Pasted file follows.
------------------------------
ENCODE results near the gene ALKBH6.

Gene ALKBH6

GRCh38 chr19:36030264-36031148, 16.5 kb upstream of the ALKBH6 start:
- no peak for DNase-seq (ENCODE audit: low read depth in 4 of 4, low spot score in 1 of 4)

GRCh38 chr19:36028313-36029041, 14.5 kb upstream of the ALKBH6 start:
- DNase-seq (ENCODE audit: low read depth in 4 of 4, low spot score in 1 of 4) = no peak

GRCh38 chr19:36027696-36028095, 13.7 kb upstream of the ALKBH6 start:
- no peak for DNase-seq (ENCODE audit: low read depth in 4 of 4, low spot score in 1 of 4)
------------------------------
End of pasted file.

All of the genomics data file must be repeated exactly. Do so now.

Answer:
ENCODE results near the gene ALKBH6.

Gene ALKBH6

GRCh38 chr19:36030264-36031148, 16.5 kb upstream of the ALKBH6 start:
- no peak for DNase-seq (ENCODE audit: low read depth in 4 of 4, low spot score in 1 of 4)

GRCh38 chr19:36028313-36029041, 14.5 kb upstream of the ALKBH6 start:
- DNase-seq (ENCODE audit: low read depth in 4 of 4, low spot score in 1 of 4) = no peak

GRCh38 chr19:36027696-36028095, 13.7 kb upstream of the ALKBH6 start:
- no peak for DNase-seq (ENCODE audit: low read depth in 4 of 4, low spot score in 1 of 4)